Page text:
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Difficult Day

July 8, 2012

July 8

Day 18

Noon Position,
GPS: 53.54.20N by 145.31.48W
Sextant: No sky.

Course: 55 degrees true
Speed: 6 knots
Wind: 15 – 17 SSW, then a period of 25 gusting 30 SSW
Sea: 3 – 8 feet
Sky: Very low cloud with rain, sometimes heavy, all day
Bar: 1021
Air Temp (in the cabin): 50 degrees (heater blaring)
Water Temp: 43.4 degrees
Sails: Various. Hanky sized jib when it was honking to double reefed main and hanky sized jib most of the afternoon.

Since last noon: 137
Total for passage: 2104
Daily average: 117
Miles to Sitka: 384

Debris: None.

Ships and other piloted vessels: Three in the night, including one called MASS PROSPERITY.

Birds: Several Black Footed Albatross, Fork Tailed Storm Petrel, Leaches Storm Petrel, Mottled Petrel. Expected all day to see a Mallard Duck or a Flamingo. None observed.


A poled out jib overnight provided a controlled, quiet ride, interrupted only by the passing of three ships. The alarm woke me each time to find the ship always ahead of us. So high? I would not have expected the great circle route to take ships up into the 50s of latitude. One was strangely named: MASS PROSPERITY. Almost radioed over for a lump of coal and a crust of bread.

Rain in the night, heavy at times, and this has continued into the day with the addition of a crazy-eyed, knee-jerk, fitful, often strong wind from the south.

Went on deck early, before coffee, in the rain to take down the pole and shake loose a reef. Worked for 45 minutes and when I came below felt wetness inside the foulie jacket. Damn thing has lost its water proof coating, I thought. In fact, I had failed to pull up the hood or tighten the gaskets around my wrists. Had seriously wetted top three layers of fleece. An unintelligent way to manage a much needed resource; i.e. warmth, especially in an environment where once wet, a thing is difficult dry. Upset with myself all day. Fleece hanging all over the cabin swinging wildly as we gyrate in the swell.

Before noon wind came on strong–25 with prolonged gusts to 30–and I was back on deck dropping the main as fast as I could. Left out only a handkerchief of a jib. Lasted two hours. The wind came up so quickly it caught even the ocean by surprise and with no big waves at the ready. And from where? The barometer has been hovering at 1020 for days. We are riding the bottom edge of a low, and possibly this edge is being pushed on by a high extending north. I have no other explanation for a steady bar associated with such variance in the wind.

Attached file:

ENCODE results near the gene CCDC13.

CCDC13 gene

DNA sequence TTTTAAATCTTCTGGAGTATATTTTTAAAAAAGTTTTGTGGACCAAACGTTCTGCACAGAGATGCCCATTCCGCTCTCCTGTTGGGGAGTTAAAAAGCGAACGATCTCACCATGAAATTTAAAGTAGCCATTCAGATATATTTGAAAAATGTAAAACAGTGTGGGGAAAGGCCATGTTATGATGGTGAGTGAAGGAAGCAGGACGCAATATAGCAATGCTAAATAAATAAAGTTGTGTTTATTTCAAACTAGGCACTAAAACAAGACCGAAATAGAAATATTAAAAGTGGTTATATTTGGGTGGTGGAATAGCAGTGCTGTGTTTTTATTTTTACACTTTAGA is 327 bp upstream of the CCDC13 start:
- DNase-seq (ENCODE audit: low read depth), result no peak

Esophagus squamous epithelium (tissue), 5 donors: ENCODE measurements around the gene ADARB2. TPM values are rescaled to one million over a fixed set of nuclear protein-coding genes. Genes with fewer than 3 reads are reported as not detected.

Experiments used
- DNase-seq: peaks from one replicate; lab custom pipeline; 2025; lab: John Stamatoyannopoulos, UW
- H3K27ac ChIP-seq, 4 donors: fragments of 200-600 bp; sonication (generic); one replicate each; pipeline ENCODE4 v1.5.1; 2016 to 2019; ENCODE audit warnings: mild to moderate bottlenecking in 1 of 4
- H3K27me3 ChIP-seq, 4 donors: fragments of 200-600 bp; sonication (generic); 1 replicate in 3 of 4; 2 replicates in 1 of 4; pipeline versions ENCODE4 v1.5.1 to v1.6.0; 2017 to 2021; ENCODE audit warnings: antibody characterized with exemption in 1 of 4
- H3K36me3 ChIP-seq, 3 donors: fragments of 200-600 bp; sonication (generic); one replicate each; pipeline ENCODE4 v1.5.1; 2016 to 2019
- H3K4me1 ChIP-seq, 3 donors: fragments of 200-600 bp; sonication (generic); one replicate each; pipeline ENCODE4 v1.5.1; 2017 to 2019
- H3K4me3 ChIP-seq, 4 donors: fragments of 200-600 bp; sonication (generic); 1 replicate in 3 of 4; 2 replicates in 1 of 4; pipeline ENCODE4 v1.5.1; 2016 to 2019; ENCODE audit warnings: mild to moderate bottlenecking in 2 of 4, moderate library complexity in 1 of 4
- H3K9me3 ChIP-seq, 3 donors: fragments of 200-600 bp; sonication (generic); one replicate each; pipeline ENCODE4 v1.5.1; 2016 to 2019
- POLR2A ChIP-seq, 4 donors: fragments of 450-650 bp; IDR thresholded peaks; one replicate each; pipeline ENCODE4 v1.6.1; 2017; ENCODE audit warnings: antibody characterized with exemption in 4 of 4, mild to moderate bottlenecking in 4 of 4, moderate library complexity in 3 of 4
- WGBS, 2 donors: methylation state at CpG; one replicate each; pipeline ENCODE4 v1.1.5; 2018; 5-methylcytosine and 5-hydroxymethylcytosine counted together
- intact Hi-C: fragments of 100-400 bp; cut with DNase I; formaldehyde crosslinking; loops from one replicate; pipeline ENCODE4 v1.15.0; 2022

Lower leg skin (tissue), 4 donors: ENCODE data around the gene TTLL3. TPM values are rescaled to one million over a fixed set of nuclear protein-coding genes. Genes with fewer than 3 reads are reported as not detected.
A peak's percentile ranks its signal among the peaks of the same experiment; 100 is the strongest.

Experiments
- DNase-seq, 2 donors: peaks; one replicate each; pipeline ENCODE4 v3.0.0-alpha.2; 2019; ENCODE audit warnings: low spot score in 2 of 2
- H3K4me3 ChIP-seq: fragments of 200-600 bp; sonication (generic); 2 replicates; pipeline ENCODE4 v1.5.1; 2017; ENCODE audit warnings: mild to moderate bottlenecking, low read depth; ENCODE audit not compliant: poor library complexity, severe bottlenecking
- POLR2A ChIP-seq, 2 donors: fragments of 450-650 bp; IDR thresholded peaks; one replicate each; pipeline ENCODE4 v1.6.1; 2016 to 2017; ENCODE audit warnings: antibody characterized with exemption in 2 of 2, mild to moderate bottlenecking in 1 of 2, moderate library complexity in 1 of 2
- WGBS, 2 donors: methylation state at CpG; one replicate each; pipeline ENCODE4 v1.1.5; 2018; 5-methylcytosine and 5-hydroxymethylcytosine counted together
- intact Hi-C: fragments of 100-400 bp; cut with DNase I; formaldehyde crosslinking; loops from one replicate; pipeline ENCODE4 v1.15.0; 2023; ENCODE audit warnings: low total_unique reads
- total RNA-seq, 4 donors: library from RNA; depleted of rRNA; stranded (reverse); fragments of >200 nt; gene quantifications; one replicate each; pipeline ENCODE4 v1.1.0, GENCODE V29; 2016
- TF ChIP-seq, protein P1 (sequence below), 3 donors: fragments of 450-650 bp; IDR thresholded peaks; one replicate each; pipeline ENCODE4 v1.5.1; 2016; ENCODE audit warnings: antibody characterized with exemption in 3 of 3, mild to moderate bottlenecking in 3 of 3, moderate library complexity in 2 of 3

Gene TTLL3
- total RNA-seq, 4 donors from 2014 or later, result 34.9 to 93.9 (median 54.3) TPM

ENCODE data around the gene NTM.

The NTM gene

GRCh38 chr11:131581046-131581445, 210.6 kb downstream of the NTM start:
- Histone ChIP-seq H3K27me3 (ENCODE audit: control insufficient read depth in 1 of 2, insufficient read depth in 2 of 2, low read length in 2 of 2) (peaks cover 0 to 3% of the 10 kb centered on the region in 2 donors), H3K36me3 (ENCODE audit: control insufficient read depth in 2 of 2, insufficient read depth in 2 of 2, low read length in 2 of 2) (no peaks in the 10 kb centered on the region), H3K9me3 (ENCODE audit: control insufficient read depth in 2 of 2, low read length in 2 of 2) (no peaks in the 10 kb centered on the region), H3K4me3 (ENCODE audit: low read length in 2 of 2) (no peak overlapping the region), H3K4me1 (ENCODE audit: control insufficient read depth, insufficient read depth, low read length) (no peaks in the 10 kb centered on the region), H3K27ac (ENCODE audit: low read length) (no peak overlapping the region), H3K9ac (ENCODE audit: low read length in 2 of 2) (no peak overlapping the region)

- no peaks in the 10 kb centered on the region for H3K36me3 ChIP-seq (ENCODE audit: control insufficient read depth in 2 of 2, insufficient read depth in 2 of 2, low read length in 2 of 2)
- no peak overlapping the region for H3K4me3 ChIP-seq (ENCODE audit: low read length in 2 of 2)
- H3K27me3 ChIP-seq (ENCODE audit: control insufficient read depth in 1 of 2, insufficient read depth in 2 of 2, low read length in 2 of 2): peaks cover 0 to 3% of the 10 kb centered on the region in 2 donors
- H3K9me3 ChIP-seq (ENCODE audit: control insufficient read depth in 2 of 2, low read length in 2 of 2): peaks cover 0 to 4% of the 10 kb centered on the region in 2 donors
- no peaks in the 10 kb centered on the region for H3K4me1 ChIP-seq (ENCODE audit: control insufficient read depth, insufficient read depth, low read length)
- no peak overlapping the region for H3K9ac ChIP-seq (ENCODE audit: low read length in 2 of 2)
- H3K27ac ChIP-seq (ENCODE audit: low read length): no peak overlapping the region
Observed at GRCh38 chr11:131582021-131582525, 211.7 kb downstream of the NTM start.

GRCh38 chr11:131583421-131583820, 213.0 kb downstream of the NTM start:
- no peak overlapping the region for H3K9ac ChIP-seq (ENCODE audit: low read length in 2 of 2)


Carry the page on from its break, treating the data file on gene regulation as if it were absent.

Rain and low sky and crazy ass, up-down wind all afternoon. Have spent the day in the “conning tower” with frequent dashes to the wind vane for adjustments or forward to work sail. A lull. I think it’s all blown over. The sky lightens to a more playful shade of dull slate. Then it all comes down again; the rigging howls as we are hit by another squall, indistinguishable from the last. With nothing to judge our progress by (a cloud with edges, say), the waves can play tricks and for a time I seriously think we are sailing in circles. I must stare at the compass to be convinced otherwise.

Each day there is simply less here, here. The sky, a gauze, slowly lowers without being closer, the ice-blue sea is drained of color; rain pulls the vigor out of the waves; there are fewer and fewer birds. As time passes our view is reduced such that I think at some point we must simply run out of world. I will wake one morning and cloud will be at the spreaders; rain will hover above a flat sea. Murre’s bowsprit will have bumped into a great, high wall of ice, and inscribed there in some ancient script will be two simple words, THE END.

One Comment
  1. Lawrence Killingsworth permalink
    July 9, 2012 7:18 am

    Hang in there, Randall.

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